Foreword by Janet Yellen
Mao Zedong, "China Will Take a Giant Stride Forward," 1964
For other documents on Mao Zedong, click here.
Mao Zedong, "China Will Take a Giant Stride Forward"
December 13, 1964
Source: Peking Review, no. 52, December 1977
We cannot just follow the beaten track traversed by other countries in the development of technology and trail behind them at a snail's pace. We must break away from conventions and do our utmost to adopt advanced techniques in order to make China a powerful modern socialist country in not too long a historical period. This is what we mean by a giant stride forward. Is this impossible of attainment? Is this boasting or bragging? Certainly not. It can be done. It is neither boasting nor bragging. We need only review our history to understand this. In our country haven't we fundamentally overthrown imperialism, feudalism and capitalism, which were seemingly so strong? Starting as we did from "poverty and blankness," haven't we scored considerable successes in all fields of socialist revolution and socialist construction after 15 years of endeavor? Haven't we too exploded an atom bomb? Haven't we wiped out the stigma of "the sick man of the East" imposed on us by westerners? Why can't the proletariat of the East accomplish what the bourgeoisie of the west has been able to? Early this century Dr.Sun Yat-sen, the great Chinese revolutionary and our precursor, said that China would take a giant stride forward. His prediction will certainly come true in the coming decades. This is an inevitable trend no reactionary force can stop.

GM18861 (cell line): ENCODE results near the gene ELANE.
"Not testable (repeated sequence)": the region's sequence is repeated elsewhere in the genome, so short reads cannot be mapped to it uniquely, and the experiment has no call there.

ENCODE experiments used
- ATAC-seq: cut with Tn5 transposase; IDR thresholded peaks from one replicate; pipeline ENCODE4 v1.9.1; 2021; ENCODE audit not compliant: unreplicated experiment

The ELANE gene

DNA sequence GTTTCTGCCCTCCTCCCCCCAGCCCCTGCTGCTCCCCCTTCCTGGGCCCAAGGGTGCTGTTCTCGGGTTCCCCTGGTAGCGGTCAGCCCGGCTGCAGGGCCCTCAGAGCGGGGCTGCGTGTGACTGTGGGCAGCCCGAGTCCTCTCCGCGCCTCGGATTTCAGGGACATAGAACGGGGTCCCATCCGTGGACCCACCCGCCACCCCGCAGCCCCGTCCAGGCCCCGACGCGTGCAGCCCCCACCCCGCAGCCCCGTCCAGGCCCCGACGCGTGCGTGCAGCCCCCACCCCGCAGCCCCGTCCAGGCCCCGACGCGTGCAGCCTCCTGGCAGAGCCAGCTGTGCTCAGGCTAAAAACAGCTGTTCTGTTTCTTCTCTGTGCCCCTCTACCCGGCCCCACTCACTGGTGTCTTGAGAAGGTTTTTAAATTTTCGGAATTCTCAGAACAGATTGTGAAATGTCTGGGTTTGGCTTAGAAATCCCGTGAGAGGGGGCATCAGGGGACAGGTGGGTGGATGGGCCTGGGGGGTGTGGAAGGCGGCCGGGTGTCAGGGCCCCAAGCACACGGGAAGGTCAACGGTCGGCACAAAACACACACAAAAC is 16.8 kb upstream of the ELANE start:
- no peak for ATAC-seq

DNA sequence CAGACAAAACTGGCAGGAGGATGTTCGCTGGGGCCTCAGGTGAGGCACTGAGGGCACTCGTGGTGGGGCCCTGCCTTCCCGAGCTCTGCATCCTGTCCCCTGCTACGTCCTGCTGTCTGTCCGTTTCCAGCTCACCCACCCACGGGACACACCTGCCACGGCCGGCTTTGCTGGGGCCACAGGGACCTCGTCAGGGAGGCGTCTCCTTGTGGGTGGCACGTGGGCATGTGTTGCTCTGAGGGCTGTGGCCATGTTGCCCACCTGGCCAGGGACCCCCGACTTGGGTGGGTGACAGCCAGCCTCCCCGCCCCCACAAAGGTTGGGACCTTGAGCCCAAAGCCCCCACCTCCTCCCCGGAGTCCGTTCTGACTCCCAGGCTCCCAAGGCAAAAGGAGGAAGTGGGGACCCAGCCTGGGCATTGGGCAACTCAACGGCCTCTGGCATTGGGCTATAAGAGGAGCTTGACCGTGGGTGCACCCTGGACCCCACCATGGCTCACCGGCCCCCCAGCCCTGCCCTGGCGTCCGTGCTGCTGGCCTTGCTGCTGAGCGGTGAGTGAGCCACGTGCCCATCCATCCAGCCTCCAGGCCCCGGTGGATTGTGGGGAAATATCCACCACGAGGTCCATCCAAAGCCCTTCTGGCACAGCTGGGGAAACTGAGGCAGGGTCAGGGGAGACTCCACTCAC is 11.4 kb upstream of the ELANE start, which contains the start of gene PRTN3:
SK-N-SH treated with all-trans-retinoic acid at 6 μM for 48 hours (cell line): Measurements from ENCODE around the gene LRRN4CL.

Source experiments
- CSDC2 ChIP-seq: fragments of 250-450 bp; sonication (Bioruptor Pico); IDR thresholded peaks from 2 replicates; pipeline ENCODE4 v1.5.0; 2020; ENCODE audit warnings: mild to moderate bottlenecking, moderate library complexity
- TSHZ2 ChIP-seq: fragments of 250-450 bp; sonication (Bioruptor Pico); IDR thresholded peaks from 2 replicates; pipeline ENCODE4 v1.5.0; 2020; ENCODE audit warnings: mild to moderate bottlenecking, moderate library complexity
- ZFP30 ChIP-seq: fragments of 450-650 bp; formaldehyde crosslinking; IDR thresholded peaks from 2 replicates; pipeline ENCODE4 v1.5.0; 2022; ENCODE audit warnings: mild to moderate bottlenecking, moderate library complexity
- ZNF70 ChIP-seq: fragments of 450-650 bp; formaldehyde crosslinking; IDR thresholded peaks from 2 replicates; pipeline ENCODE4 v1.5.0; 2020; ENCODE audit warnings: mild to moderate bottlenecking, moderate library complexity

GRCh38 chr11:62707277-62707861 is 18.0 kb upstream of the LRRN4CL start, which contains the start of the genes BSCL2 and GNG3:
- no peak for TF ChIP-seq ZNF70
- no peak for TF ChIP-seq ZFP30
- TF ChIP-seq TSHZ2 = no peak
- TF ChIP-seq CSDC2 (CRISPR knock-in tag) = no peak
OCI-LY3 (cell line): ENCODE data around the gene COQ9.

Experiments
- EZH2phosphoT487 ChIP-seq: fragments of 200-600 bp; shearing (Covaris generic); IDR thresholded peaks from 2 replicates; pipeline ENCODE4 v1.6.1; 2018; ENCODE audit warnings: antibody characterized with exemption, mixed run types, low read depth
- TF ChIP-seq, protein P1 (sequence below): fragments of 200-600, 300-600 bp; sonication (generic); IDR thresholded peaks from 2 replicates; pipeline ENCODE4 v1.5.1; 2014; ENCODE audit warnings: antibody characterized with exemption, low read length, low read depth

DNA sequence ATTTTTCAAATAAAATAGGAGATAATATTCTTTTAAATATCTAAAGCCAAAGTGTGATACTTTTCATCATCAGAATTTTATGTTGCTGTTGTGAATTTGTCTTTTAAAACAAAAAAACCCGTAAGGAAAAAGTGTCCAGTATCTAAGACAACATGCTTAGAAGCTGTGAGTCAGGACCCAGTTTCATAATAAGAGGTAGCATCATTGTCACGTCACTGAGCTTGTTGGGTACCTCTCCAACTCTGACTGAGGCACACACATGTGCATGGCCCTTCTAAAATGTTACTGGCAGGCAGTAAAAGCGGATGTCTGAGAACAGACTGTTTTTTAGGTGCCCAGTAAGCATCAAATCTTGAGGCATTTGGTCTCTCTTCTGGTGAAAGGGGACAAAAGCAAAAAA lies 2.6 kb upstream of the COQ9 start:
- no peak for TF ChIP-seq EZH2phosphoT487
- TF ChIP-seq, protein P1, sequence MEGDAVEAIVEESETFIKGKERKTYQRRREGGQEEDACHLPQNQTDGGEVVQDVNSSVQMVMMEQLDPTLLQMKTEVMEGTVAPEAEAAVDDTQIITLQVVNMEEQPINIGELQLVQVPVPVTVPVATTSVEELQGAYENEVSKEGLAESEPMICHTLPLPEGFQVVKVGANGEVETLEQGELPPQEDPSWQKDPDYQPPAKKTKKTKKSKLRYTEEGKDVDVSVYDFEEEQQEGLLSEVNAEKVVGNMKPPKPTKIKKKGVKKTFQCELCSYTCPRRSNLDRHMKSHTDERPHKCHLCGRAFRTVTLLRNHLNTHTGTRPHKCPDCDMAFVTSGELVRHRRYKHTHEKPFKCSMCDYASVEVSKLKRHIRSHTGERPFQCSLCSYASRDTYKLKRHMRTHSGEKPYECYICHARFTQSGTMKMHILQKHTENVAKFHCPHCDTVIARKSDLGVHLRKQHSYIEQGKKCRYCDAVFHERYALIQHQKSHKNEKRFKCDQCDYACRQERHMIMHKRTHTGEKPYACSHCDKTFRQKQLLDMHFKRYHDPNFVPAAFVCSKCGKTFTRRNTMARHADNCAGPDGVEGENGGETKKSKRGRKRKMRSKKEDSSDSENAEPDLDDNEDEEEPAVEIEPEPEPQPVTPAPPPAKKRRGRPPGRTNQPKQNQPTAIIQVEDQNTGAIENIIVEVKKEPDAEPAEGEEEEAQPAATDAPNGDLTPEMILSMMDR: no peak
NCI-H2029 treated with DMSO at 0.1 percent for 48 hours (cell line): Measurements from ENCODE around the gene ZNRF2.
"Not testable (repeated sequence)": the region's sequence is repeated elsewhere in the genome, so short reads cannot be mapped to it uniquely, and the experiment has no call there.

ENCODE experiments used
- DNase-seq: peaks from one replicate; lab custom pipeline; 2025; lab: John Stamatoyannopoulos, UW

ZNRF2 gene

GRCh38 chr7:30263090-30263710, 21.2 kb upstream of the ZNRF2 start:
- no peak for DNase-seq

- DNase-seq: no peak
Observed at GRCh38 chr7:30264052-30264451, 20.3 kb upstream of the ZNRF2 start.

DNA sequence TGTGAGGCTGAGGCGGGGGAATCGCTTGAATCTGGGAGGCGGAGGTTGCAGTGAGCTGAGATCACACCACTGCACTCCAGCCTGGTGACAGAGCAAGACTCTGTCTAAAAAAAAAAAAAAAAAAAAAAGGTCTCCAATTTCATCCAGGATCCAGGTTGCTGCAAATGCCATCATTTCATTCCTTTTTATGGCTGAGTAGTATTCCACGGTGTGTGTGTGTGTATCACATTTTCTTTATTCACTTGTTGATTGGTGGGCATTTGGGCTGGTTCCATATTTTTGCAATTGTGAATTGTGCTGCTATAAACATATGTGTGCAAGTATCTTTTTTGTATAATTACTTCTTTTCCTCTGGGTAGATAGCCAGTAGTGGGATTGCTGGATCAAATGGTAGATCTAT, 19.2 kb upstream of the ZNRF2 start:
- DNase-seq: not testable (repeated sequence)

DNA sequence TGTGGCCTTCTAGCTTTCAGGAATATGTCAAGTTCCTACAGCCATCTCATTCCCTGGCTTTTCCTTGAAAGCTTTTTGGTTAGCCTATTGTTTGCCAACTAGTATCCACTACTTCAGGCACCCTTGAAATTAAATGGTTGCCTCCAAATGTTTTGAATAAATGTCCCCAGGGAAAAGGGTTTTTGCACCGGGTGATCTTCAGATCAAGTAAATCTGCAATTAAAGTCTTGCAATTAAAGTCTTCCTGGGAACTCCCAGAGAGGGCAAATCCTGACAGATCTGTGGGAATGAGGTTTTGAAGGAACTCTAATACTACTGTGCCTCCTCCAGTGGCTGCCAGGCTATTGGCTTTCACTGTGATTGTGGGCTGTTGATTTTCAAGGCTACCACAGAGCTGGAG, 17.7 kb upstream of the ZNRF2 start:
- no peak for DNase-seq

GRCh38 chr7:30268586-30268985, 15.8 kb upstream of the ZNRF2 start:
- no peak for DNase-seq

Sixties Radicals turn to Lenin, Mao and Che | Mao's Military Romanticism: China and the Korean War | Mao Zedong meets Richard Nixon | Foreword to the Second Edition of The Quotations of Chairman Mao | China Will Take a Giant Stride Forward | Order to the Chinese People's Volunteers | Conversation between the Soviet Union's Joseph Stalin and China's Mao Zedong | The Chinese People Have Stood Up!
China and the state of California have built deep and interdependent socioeconomic exchanges that reverberate across the globe, and these interactions make California a microcosm of the most important international relationship of the twenty-first century. In his book, journalist Matt Sheehan chronicles the real people who are making these connections.